Opera (English plural: operas; Italian plural: opere) is an art form in which singers and musicians perform a dramatic work combining text (called a libretto) and musical score, usually in a theatrical setting. Opera incorporates many of the elements of spoken theatre, such as acting, scenery, and costumes and sometimes includes dance. The performance is typically given in an opera house, accompanied by an orchestra or smaller musical ensemble.
Opera is part of the Western classical music tradition. It started in Italy at the end of the 16th century (with Jacopo Peri's lost Dafne, produced in Florence in 1598) and soon spread through the rest of Europe: Schütz in Germany, Lully in France, and Purcell in England all helped to establish their national traditions in the 17th century. In the 18th century, Italian opera continued to dominate most of Europe, except France, attracting foreign composers such as Handel. Opera seria was the most prestigious form of Italian opera, until Gluck reacted against its artificiality with his "reform" operas in the 1760s. Today the most renowned figure of late 18th century opera is Mozart, who began with opera seria but is most famous for his Italian comic operas, especially The Marriage of Figaro (Le Nozze Di Figaro), Don Giovanni, and Così fan tutte, as well as The Magic Flute (Die Zauberflöte), a landmark in the German tradition.
The first third of the 19th century saw the highpoint of the bel canto style, with Rossini, Donizetti and Bellini all creating works that are still performed today. It also saw the advent of Grand Opera typified by the works of Auber and Meyerbeer. The mid-to-late 19th century was a "golden age" of opera, led and dominated by Wagner in Germany and Verdi in Italy. The popularity of opera continued through the verismo era in Italy and contemporary French opera through to Puccini and Strauss in the early 20th century. During the 19th century, parallel operatic traditions emerged in central and eastern Europe, particularly in Russia and Bohemia. The 20th century saw many experiments with modern styles, such as atonality and serialism (Schoenberg and Berg), Neoclassicism (Stravinsky), and Minimalism (Philip Glass and John Adams). With the rise of recording technology, singers such as Enrico Caruso became known to audiences beyond the circle of opera fans. Operas were also performed on (and written for) radio and television.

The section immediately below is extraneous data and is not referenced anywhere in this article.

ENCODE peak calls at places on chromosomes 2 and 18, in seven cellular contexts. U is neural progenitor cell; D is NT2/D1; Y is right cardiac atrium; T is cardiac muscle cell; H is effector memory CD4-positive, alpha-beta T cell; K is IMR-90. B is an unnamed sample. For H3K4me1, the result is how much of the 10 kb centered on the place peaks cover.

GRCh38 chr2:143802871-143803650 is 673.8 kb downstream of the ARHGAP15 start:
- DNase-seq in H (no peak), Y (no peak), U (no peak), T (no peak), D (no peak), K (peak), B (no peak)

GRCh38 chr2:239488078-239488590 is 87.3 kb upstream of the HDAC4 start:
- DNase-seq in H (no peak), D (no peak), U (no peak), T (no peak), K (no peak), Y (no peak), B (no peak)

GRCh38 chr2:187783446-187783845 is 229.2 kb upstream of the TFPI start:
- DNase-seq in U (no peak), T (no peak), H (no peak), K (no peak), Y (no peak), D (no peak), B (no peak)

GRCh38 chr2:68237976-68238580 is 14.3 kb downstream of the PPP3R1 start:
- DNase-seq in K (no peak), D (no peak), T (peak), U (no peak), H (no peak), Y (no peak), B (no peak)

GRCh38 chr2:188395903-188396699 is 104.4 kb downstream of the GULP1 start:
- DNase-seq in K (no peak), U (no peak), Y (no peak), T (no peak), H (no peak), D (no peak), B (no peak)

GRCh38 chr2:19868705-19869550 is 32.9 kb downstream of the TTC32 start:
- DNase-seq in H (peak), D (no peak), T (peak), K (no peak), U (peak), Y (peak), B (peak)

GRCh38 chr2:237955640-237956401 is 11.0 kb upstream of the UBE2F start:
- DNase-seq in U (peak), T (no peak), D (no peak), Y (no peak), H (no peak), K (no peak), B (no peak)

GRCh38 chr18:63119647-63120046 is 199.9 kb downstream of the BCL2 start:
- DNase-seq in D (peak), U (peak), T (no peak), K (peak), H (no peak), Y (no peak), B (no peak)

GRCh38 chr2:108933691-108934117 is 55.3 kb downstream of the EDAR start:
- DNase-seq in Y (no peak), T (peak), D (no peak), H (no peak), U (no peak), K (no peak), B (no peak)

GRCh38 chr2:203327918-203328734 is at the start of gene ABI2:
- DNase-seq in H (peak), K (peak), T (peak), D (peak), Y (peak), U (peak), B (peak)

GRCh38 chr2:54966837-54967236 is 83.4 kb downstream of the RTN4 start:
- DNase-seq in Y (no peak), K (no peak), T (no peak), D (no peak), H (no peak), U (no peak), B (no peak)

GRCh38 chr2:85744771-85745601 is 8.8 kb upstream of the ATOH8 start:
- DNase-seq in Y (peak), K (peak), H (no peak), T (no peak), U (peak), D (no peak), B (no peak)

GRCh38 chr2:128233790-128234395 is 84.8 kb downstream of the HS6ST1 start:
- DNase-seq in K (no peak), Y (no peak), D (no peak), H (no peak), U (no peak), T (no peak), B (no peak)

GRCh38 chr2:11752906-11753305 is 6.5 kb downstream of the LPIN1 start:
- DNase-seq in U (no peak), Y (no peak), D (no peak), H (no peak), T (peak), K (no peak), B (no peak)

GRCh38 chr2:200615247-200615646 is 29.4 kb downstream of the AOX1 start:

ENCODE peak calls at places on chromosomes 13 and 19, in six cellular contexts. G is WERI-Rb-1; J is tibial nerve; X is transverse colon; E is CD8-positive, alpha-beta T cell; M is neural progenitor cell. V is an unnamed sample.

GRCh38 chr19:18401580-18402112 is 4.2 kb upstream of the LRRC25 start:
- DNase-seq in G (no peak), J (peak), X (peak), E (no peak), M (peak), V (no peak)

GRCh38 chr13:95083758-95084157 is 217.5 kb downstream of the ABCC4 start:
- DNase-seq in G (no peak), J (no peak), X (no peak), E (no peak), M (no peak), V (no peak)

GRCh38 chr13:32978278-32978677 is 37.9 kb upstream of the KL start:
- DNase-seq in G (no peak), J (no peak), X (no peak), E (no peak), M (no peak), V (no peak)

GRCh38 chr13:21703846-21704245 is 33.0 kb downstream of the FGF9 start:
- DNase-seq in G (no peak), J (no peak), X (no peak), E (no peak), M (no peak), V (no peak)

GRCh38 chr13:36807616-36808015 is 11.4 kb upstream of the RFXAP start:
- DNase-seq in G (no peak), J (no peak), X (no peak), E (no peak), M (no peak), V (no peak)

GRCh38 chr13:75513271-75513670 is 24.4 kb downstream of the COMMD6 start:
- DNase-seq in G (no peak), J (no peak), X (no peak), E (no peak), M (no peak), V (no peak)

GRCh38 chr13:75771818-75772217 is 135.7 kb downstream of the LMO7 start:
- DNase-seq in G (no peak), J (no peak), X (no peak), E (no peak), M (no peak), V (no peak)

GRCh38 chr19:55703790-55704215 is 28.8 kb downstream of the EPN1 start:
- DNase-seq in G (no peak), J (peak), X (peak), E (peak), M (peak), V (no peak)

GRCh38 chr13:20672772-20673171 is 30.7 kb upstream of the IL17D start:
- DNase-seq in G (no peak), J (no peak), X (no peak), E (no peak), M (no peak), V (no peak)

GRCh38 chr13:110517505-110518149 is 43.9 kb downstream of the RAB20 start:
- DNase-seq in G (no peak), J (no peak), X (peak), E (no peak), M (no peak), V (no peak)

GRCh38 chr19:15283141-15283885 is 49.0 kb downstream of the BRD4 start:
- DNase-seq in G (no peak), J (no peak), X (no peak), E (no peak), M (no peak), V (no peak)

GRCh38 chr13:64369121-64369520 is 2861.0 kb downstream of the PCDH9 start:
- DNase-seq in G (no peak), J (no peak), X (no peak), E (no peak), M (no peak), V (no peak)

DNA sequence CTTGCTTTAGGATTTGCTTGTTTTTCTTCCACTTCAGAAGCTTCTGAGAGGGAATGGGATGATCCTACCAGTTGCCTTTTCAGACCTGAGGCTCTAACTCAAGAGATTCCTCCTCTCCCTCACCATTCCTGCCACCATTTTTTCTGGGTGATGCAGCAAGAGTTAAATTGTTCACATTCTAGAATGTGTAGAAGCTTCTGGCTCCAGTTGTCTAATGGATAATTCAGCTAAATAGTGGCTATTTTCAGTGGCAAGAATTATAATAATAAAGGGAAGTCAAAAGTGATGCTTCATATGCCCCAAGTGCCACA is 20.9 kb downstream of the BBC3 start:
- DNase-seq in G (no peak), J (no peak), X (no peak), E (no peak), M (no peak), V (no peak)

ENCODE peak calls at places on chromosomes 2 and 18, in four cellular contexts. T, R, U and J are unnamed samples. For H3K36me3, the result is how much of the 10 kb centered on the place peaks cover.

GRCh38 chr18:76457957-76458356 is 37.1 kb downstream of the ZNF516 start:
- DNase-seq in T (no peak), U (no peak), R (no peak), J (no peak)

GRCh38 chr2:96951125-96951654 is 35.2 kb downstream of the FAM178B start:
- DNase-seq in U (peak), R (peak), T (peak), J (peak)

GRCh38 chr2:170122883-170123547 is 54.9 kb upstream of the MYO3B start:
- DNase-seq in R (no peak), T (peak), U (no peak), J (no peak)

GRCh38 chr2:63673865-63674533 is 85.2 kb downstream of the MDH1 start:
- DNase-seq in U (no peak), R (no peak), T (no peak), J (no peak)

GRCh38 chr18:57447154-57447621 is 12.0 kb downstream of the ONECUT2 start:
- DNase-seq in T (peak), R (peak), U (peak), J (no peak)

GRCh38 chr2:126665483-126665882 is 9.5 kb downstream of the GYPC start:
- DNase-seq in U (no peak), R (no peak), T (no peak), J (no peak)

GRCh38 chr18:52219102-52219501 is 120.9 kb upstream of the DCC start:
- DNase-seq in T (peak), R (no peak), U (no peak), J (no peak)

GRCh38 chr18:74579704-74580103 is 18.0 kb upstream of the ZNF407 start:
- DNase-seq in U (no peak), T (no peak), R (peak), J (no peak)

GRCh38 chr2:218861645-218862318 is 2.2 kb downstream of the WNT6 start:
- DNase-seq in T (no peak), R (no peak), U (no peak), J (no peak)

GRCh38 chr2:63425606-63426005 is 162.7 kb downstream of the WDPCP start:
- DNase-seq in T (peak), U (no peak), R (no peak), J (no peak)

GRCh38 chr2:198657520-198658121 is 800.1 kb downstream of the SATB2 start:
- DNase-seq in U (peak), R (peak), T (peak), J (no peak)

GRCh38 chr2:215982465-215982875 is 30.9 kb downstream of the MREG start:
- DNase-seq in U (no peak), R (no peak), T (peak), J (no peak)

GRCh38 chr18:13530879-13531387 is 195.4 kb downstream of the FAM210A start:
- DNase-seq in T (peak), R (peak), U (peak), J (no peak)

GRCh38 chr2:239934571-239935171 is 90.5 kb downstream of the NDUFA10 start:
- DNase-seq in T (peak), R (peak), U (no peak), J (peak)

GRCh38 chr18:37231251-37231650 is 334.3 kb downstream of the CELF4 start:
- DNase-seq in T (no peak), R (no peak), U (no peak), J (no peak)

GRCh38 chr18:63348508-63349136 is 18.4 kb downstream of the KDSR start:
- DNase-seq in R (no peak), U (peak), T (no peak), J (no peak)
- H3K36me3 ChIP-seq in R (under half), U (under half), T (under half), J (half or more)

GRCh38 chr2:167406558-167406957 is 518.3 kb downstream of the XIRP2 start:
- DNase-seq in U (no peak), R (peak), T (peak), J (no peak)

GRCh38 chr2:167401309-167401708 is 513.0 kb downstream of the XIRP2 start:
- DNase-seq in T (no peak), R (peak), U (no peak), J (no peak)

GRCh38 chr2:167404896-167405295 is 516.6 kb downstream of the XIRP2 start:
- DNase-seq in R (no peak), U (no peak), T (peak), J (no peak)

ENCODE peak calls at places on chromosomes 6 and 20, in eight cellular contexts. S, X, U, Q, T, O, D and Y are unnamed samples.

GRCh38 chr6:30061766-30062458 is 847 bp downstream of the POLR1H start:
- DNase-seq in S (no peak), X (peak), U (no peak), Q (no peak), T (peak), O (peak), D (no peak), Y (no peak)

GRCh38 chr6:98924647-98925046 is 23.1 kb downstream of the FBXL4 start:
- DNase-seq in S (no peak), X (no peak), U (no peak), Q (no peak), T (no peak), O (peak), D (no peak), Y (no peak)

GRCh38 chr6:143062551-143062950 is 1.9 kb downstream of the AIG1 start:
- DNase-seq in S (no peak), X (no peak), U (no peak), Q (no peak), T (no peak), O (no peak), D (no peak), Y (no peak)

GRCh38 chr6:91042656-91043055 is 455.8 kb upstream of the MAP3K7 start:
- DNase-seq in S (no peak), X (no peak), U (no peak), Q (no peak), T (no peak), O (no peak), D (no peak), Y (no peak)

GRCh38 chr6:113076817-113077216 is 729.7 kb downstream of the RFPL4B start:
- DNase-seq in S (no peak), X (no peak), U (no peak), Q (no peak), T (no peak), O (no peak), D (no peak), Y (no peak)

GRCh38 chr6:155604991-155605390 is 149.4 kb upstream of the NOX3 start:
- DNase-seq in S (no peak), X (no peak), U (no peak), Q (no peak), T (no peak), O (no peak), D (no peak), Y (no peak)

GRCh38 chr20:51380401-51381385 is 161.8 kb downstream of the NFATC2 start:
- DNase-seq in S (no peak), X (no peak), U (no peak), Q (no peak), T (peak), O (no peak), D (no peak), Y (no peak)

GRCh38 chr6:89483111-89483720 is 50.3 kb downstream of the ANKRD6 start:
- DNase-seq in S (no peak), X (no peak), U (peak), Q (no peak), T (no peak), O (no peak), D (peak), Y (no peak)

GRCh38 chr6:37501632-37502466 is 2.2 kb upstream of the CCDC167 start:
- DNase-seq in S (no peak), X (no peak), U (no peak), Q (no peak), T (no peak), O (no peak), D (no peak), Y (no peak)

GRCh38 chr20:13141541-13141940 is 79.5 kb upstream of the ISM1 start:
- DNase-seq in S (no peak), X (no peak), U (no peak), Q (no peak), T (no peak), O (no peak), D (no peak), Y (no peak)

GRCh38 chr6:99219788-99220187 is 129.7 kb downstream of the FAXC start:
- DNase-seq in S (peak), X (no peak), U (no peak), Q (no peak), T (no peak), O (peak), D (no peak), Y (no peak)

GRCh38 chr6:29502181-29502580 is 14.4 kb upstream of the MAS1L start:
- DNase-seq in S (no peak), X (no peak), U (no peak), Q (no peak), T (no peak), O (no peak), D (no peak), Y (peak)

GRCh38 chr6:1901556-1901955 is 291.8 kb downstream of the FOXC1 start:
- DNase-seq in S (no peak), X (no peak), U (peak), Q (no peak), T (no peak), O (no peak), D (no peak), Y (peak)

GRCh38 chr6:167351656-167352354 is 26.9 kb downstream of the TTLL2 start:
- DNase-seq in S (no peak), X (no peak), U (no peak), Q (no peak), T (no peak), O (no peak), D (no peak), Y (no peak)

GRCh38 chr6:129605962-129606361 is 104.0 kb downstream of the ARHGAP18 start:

Other articles related to "opera, operas":
... Hasse's career began in singing, when he joined the Hamburg Opera (his family, who were traditionally church musicians, came from near Hamburg) in 1718 as a tenor. 1719 he obtained a singing post at the court of Brunswick, where in 1721 his first opera, Antioco, was performed Hasse himself sang in the production ... The success of this work not only earned Hasse many commissions from Naples's opera houses, but also, according to Quantz, brought him into contact with ...
... Major opera companies have begun presenting their performances in local cinemas throughout the United States and many other countries ... The Metropolitan Opera began a series of live high-definition video transmissions to cinemas around the world in 2006 ... San Francisco Opera began prerecorded video transmissions in March 2008 ...
... Two years after leaving the conservatory he wrote his first opera -- it was based on Alessandro Manzoni's great novel The Betrothed (I promessi sposi) -- and it was as an opera ... he took small-time jobs in small cities, and composed several operas, none successful at first ... The following opera, I Lituani (The Lithuanians) (1874), was also well received, being performed later at Saint Petersburg (as Aldona - November 20, 1884) ...
... her debut in Salzburg and at the Royal Opera House, Covent Garden as Mimì, and in the United States with a recital at Carnegie Hall ... In March 1951, she made her Metropolitan Opera debut in New York as Marguérite, and she went on to sing with the company for ten years ... In 1957 she sang at the Vienna State Opera ...
Famous quotes containing the word opera:
“The real exertion in the case of an opera singer lies not so much in her singing as in her acting of a role, for nearly every modern opera makes great dramatic and physical demands.”
—Maria Jeritza (18871982)
“The Opera is obviously the first draft of a fine spectacle; it suggests the idea of one.”
—Jean De La Bruyère (16451696)
“I have witnessed, and greatly enjoyed, the first act of everything which Wagner created, but the effect on me has always been so powerful that one act was quite sufficient; whenever I have witnessed two acts I have gone away physically exhausted; and whenever I have ventured an entire opera the result has been the next thing to suicide.”
—Mark Twain [Samuel Langhorne Clemens] (18351910)